By Steve Archer
After one years hard writing Wills O’Brien: Special Effects Genius is about to hit the shops. By strange coincidence both O’Brien and myself like things western, and much of O’Brien’s work contained western themes: Gwang, Mighty Joe Young, The Westernettes and The Last of the Oso Si-Papu, but more about that later. First, who the hell am I and how do I fit into all of this?
Back in the days before computers when when the term “model animation” referred to animated puppets, I saw King Kong and Jason and the Argonauts both of which inspired me to want to create my own animations. It was Ray Harryhausen, the creator of special effects on Jason who had started his career in film animation under Willis O’Brien on Mighty Joe Young – about cowboys who rope a gorilla – in 1949. Harryhausen had been inspired by Kong which led to him making a series of puppet animation fairy tales and his first professional job with O’Brien. Eventually Harryhausen left “Obie” (as O’Brien was known by his associates) and went on to make a series of fantasy films with producer Charles H. Schneer. For many (and myself included) the high point was Jason and the Argonauts. My mother took me to see this film and about the same time I saw King Kong on Television. The animation bug bit me, but it wasn’t until I was fifteen that I was in a position to do something about my interest and buy a super 8mm camera and try my hand at animation. This was in 1974, and magazines on home movie making “on film” (as opposed to today’s video home movies) were being published. Two magazines – long defunct – called Movie Maker and Film Making both ran competitions for budding film makers. I had made a ten minute film called Game of Death using Plasticine models, plaster of Paris sets and household lamps. Plasticine is wonderful for making models cheaply but has the drawback of losing it’s shape under the hot lights during animation. The whole budget for my first effort was about £50 including film stock. I entered my film, and although it didn’t win, the publishers gave their comments on all the work that was submitted. This was very helpful and aided me in correcting my mistakes and trying again the next year with my second 8mm film, The Dark Kingdom, a tale about dinosaurs inspired by Ray Harryhausen’s One Million Years B.C. The film got into the finals which encouraged me to make two more efforts – The Evil Wzard and Jack and the Beanstalk – the latter being shot on 16mm.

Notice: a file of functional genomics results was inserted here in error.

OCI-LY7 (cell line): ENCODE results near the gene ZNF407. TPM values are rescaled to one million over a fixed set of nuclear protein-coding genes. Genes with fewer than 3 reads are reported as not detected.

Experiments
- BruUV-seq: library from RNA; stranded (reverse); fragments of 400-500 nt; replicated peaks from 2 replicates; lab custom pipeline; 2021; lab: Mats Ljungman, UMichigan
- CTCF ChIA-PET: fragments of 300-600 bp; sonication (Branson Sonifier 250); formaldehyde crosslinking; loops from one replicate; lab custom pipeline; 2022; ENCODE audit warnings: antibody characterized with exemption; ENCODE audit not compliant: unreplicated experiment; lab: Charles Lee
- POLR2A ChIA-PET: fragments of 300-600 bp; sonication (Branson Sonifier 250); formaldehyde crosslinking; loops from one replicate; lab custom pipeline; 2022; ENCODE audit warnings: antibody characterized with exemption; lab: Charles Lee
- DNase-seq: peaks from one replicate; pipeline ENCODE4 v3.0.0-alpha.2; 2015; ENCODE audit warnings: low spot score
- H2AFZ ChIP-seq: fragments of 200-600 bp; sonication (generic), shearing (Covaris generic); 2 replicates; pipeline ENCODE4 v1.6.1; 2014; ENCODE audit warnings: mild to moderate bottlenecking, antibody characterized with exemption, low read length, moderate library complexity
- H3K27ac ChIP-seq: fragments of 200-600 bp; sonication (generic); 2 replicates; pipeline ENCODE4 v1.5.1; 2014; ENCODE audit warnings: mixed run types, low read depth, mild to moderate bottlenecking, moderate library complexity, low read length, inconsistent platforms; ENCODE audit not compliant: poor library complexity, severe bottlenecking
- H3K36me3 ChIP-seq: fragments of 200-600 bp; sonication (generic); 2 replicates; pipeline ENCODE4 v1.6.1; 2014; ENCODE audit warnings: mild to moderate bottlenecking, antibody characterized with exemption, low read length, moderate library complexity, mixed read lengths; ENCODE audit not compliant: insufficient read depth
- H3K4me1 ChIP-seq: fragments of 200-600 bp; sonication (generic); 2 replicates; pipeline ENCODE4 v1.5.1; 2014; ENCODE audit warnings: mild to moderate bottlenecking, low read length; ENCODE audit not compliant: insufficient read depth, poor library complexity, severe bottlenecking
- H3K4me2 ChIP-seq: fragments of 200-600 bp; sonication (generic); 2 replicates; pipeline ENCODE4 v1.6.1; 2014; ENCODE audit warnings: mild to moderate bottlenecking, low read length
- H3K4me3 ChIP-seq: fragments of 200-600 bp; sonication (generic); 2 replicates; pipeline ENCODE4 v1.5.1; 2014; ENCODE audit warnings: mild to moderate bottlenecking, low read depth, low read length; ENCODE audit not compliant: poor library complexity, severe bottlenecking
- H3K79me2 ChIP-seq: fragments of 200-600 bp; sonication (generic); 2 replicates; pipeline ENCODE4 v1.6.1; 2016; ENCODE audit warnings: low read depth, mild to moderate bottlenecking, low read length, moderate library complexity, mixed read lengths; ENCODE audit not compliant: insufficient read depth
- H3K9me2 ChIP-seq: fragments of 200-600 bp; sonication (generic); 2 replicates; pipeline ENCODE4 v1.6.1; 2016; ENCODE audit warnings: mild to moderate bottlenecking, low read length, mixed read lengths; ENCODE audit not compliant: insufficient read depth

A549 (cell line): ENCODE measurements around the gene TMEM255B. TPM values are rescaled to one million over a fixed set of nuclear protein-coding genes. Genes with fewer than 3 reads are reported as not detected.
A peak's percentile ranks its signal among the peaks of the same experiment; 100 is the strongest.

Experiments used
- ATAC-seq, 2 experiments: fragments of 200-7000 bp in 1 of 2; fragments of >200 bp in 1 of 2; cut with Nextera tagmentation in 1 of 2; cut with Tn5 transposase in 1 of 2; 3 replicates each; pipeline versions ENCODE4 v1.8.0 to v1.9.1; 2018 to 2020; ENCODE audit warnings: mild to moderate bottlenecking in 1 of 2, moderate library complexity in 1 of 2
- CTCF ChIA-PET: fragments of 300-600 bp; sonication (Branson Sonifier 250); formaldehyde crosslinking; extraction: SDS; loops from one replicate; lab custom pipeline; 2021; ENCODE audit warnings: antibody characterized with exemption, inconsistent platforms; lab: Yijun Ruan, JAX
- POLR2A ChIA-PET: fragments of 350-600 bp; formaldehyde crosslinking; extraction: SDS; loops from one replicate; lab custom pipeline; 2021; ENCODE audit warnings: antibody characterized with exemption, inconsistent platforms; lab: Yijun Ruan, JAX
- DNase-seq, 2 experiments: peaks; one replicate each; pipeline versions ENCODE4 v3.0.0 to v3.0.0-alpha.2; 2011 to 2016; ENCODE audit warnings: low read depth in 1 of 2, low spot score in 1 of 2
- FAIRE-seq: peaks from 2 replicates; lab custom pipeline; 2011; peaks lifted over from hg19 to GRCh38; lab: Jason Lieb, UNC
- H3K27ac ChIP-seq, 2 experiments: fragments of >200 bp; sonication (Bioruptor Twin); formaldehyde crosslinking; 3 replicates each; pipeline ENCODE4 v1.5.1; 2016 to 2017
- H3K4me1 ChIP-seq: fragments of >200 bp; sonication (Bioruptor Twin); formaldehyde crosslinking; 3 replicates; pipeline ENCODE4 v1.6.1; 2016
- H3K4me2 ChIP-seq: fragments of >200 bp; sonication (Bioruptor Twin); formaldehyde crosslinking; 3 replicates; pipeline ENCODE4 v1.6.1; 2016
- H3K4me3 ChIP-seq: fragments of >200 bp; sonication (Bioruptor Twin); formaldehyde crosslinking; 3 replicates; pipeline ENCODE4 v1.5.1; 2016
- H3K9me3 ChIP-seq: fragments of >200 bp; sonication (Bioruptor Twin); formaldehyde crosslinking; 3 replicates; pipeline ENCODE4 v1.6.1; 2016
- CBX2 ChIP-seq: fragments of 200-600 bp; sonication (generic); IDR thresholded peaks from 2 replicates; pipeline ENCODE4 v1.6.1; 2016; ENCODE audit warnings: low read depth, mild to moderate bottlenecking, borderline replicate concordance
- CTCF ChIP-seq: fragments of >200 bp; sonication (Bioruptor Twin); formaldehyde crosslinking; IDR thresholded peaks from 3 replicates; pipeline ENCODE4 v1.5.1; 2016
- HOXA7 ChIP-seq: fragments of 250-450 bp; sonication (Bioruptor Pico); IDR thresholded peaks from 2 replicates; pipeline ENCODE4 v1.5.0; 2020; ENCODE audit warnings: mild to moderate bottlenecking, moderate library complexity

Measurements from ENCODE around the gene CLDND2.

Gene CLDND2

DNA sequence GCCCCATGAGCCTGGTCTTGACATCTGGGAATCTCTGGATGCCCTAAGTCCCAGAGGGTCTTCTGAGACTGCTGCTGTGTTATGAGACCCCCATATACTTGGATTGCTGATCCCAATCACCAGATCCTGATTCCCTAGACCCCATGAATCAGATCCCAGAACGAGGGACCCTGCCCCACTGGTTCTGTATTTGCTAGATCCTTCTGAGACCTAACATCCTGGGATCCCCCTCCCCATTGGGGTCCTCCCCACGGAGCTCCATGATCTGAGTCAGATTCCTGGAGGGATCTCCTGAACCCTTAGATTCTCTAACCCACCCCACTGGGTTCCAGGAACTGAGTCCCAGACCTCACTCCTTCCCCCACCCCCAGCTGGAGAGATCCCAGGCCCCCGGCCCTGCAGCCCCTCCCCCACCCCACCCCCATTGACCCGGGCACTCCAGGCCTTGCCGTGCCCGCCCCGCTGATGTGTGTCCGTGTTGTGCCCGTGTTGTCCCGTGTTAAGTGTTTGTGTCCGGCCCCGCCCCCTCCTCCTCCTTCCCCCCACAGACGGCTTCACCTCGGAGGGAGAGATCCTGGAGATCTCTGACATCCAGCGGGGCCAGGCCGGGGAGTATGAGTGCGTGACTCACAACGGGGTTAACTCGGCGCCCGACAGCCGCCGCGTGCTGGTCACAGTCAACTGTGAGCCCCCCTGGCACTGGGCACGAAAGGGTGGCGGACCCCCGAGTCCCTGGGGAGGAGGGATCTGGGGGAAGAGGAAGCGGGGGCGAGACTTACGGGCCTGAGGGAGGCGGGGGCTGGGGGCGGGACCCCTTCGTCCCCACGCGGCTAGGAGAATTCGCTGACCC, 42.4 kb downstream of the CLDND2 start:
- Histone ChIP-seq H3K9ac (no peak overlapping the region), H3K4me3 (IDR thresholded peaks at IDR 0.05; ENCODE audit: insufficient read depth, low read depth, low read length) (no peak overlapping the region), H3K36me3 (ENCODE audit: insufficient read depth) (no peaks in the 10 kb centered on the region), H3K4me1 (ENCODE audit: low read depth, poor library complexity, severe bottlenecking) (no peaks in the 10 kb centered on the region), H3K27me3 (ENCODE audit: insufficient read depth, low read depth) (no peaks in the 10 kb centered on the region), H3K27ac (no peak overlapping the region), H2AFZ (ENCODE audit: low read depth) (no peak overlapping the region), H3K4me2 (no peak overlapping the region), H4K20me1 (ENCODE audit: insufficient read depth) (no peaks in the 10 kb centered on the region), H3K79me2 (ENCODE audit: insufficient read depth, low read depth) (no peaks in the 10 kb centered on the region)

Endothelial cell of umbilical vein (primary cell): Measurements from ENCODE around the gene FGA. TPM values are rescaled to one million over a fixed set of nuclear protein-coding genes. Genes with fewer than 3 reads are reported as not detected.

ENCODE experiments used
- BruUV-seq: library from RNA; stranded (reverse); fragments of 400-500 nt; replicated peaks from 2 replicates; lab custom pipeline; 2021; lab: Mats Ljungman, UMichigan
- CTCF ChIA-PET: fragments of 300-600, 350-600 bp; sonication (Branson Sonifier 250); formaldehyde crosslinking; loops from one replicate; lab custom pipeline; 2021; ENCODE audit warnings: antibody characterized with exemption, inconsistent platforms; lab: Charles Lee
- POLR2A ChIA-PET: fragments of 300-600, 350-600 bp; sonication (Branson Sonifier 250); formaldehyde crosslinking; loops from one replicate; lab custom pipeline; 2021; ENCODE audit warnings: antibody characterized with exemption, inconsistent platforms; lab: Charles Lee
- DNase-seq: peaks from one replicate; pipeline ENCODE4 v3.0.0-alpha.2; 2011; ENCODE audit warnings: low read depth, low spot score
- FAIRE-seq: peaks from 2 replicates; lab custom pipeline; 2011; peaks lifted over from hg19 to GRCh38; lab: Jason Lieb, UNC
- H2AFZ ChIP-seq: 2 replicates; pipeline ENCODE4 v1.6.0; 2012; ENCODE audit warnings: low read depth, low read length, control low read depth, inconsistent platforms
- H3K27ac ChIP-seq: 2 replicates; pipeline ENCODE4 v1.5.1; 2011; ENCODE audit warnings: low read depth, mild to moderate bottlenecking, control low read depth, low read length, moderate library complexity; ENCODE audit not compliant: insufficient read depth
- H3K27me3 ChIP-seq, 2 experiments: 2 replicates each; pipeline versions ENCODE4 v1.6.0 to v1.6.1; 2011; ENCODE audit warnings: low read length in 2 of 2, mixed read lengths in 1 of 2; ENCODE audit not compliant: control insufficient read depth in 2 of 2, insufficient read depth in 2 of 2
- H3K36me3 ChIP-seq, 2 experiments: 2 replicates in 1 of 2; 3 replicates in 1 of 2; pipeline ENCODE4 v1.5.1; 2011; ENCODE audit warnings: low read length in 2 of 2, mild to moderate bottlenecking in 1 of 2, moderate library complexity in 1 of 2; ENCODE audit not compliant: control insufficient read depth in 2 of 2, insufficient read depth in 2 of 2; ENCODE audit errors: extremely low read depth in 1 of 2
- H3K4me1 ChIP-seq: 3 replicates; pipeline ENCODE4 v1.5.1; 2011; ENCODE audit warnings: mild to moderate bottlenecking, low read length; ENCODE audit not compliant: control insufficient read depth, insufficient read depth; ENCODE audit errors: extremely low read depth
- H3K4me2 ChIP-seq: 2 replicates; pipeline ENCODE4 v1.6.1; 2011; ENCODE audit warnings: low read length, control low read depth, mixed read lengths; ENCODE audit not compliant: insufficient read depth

In 1976, I met Steve Pickard who just happened to be visiting Ray Harryhausen. Ray is an American and I assumed that he lived back in the states. I was surprised to find that he had been living and working in this country since the late 1950s. I asked to go with Steve and meet Ray at his home in Kensington and took along my Game of Death film and a Plasticine model that I had made of his ‘Ymir” of 20 Million Miles to Earth. The meeting with Ray Harryhausen inspired me try and get a job in the special effects business.
At the time, there was very little published on how to create animation. Puppet Animation in the Cinema by Brace Holman was a help. Ray Harryhausen’s Film Fantasy Scrapbook was a constant source of inspiration as was Willis O’Brien: Creator of the Impossible – a “Focus On Film” article which went into great detail, all of which helped me enormously. To my knowledge there were no courses to join in which to learn the craft and seemingly no companies to approach asking for work or training. Steve suggested I contact Cliff Culley, a specialist in matte paintings at Pinewood studios. He had worked on several Bond films and was then creating many matte paintings for The Pink Panther Strikes Again. I contacted him and he very kindly offered me work as an assistant which entailed doing a variety of jobs such as painting the reverse sides of main titles on glass, occasional touching up of matte paintings and painting nearly two hundred cels for the disappearance of the UN building in The Pink Panther Strikes Again. This latter job could be called my first professional animation assignment.